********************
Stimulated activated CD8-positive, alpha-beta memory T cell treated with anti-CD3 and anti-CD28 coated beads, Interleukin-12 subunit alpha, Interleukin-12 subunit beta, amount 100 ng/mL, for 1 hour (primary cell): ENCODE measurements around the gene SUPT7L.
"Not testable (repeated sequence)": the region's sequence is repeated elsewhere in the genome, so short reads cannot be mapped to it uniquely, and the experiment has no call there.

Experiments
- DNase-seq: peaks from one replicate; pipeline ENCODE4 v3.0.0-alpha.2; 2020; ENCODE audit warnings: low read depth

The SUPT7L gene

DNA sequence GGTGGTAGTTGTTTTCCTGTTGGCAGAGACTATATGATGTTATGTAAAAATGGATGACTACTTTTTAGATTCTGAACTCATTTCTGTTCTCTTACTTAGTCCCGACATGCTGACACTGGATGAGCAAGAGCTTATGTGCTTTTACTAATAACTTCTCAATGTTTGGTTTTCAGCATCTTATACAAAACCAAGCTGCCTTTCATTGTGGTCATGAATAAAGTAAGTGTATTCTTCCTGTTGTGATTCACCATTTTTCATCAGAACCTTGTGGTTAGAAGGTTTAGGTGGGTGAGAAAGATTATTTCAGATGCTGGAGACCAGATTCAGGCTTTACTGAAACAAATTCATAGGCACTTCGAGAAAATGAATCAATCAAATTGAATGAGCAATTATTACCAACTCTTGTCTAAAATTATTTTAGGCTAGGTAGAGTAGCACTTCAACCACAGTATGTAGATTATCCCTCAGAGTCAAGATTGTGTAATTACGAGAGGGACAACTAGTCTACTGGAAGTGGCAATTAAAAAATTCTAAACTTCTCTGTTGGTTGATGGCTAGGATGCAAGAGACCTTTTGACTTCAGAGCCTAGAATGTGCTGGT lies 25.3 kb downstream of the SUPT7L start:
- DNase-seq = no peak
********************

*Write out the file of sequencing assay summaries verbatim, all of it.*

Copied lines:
Stimulated activated CD8-positive, alpha-beta memory T cell treated with anti-CD3 and anti-CD28 coated beads, Interleukin-12 subunit alpha, Interleukin-12 subunit beta, amount 100 ng/mL, for 1 hour (primary cell): ENCODE measurements around the gene SUPT7L.
"Not testable (repeated sequence)": the region's sequence is repeated elsewhere in the genome, so short reads cannot be mapped to it uniquely, and the experiment has no call there.

Experiments
- DNase-seq: peaks from one replicate; pipeline ENCODE4 v3.0.0-alpha.2; 2020; ENCODE audit warnings: low read depth

The SUPT7L gene

DNA sequence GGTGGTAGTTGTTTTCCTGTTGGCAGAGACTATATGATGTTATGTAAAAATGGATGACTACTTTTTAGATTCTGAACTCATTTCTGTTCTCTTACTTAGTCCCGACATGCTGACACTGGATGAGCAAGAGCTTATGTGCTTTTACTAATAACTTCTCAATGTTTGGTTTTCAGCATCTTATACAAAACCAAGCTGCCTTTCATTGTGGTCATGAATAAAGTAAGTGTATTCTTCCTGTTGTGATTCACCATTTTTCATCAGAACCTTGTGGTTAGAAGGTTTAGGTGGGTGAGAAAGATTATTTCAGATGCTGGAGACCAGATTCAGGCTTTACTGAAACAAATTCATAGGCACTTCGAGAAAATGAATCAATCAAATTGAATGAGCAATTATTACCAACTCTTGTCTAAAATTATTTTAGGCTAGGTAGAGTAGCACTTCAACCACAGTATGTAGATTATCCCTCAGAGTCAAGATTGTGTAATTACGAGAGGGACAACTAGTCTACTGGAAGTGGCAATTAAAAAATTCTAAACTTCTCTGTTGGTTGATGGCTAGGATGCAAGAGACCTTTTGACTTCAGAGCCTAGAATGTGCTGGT lies 25.3 kb downstream of the SUPT7L start:
- DNase-seq = no peak